A while ago I wrote about the ongoing problems we’ve had with my son’s sleep (at the time, some of the core issues were regular wakings at 3am, and sleeping sideways on his bed). In the process of writing that post, I got thinking about what was causing the disturbance and odd habits, and how I might be able to address them. Eventually I decided he needed something to focus on during the night when he woke to break the habit of coming to our room; a new routine he could perform in his own room to replace the visit to our bedroom.
I bought him a bus pillow. I chose a bus pillow because he loves vehicles, and he loves squeezing pressure; hugging his bus pillow ticked the boxes. I sat him down and explained to him that instead of coming to mummy and daddy’s room when he wakes in the night, he should grab his bus pillow, squeeze it really tight, and go back to sleep. I repeated this tale to him many times, and showed him how to do it. I got him to repeat it for me, and reinforced his actions with praise and cuddles.
But as with each solution to a problem caused by my son’s autism, unforeseen new obsessions or consequences arise in response. As his occupational therapist used to tell me: It’s two steps forward, one step back. You open up new doors in the mind, and somewhere another door blows shut.
Sure enough, the improved sleep patterns started unraveling again. This time he wanted to make sure that the bus pillow was facing the right way, and needed our help to assure this. The bus pillow must be upside down, with the bus doors facing him. Sometimes the bus pillow goes missing over the side of his bed, and he asks me to fetch it back. Two nights ago I got out of bed three times at his request, but none were specifically bus pillow related: One was needing a wee, another was he wanted his sheets to be straight, and the third was he’d fallen off the side of the bed (poor thing, but he was OK, just a tad shocked).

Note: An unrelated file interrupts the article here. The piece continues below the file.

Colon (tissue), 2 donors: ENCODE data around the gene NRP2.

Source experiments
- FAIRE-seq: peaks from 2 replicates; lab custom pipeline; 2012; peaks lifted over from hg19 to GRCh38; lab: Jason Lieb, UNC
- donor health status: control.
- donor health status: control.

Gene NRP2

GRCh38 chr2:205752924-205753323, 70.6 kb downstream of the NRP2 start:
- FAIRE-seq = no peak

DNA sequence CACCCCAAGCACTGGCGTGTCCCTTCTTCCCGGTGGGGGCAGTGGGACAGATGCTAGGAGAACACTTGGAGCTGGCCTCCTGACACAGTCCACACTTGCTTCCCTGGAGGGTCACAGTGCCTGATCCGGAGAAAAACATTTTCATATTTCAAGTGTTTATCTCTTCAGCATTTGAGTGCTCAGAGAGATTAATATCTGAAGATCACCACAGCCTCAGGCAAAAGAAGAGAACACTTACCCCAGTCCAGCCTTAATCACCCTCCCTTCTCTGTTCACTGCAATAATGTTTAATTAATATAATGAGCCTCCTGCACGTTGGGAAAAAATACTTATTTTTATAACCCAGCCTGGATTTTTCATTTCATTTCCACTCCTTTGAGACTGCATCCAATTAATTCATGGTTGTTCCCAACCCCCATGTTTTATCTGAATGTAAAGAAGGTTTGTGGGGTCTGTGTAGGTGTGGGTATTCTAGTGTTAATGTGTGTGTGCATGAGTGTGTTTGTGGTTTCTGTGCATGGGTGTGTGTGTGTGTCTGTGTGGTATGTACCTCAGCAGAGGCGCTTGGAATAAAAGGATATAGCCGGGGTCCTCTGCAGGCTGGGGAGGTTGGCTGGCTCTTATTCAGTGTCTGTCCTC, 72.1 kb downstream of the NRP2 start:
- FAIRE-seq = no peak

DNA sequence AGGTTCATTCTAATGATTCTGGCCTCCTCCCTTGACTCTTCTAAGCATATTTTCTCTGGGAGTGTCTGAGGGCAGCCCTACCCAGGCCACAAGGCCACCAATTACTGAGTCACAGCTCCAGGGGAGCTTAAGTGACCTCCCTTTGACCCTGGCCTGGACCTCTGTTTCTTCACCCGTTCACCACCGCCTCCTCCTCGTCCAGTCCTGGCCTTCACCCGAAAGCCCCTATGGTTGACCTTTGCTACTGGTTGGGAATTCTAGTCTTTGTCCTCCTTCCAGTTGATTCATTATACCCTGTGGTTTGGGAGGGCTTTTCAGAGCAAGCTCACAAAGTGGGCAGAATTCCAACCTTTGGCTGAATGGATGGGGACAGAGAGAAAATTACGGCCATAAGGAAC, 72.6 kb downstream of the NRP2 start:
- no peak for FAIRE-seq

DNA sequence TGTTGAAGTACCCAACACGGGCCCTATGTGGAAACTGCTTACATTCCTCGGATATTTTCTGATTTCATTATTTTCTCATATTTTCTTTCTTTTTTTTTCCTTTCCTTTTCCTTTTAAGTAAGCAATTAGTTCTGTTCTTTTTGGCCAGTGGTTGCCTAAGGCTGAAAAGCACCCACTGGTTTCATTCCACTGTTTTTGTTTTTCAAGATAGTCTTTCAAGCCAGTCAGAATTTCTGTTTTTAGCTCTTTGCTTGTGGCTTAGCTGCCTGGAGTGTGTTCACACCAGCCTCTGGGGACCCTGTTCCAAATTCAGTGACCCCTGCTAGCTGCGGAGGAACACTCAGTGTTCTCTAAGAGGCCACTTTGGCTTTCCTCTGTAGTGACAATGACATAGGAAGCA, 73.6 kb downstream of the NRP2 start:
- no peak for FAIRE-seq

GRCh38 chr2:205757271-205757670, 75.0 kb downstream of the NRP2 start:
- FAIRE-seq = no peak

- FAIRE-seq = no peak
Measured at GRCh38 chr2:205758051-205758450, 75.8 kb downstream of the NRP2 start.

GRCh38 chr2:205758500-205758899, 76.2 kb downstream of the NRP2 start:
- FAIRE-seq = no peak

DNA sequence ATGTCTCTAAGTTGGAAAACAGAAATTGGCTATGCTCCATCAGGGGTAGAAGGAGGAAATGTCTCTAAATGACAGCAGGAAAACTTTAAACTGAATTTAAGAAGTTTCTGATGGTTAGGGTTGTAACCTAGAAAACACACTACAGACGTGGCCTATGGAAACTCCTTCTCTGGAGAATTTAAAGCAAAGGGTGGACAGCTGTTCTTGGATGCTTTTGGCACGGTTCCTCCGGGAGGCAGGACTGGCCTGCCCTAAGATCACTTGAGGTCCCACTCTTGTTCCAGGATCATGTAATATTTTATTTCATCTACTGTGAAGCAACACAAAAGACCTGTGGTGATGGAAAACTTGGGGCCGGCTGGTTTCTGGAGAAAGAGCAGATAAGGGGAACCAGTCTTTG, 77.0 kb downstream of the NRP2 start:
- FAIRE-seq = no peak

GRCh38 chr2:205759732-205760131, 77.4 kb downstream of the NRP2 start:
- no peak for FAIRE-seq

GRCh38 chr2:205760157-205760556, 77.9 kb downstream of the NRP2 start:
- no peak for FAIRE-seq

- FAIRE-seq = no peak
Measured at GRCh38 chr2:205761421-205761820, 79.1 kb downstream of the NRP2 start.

Even though none of those three events were specifically bus pillow related, each time that I returned him to bed I had to make sure the bus pillow was upside down and with doors facing him. (Not that easy to do in the dark might I add; he doesn’t want the light on but somehow knows his bus pillow is facing the wrong way, but needs help to correct it.)
We’ve had other sleep-time changes since that last post too. Of particular note, he now sleeps lengthways in his bed, with his head on a pillow instead of requiring two pillows to either side of his head. I take my successes where I can get them.
The sleep problems will continue, and change in type over time. But taking a step back I can see the strong trend of overall improvement: A child who sleeps under sheets; with season appropriate clothing; who doesn’t rub his head on the wall to the point of causing bald patches; who is able to sleep through the night at least sometimes; and who almost never wets the bed.
Sure, he likes his sheets straight, and his tissue box and two handkerchiefs beside him on the bed each night, and yes his room sounds somewhat unusual at night as his various clocks and watches fill the otherwise silence with endless tickings; but each night as he goes to bed hugging his upside-down bus, he has a smile across that perfect little face of his. And I remind myself:
Two steps forward, one step back, is still progress. And if he’s going to bed each night happy, then we must be progressing in a good direction.